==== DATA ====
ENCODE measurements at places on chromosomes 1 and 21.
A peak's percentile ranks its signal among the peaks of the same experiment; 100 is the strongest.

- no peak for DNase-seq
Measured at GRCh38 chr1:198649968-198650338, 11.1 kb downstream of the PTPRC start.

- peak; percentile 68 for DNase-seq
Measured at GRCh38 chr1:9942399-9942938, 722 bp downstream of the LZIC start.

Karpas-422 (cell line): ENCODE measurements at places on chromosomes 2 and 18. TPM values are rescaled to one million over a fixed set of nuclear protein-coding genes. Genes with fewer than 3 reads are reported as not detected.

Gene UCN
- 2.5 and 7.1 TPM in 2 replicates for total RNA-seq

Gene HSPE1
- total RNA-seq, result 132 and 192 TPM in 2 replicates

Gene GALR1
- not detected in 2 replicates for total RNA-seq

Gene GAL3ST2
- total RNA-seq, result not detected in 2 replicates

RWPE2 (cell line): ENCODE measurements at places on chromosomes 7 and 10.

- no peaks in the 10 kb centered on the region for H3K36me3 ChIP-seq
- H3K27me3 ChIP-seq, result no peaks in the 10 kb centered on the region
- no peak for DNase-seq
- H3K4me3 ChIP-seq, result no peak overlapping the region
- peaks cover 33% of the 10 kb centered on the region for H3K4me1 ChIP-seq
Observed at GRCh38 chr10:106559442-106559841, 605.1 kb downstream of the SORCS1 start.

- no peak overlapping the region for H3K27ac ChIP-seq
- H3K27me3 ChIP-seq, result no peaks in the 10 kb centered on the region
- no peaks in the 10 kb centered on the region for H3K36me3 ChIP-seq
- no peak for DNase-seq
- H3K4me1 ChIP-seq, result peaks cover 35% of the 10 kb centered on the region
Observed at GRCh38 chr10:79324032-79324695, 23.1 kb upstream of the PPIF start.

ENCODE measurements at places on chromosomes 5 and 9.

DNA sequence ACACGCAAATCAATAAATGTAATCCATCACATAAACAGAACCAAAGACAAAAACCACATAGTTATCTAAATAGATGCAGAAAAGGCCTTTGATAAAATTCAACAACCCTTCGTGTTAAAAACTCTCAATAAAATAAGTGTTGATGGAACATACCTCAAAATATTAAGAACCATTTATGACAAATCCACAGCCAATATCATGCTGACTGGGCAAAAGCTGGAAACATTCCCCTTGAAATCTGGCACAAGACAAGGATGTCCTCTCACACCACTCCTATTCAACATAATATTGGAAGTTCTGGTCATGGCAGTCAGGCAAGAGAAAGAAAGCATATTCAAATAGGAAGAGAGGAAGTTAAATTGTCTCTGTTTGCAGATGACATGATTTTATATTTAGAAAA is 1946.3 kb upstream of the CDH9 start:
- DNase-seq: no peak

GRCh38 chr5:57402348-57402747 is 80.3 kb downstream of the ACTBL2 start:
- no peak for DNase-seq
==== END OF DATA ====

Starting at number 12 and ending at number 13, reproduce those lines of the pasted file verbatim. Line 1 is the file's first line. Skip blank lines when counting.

Gene GALR1
- not detected in 2 replicates for total RNA-seq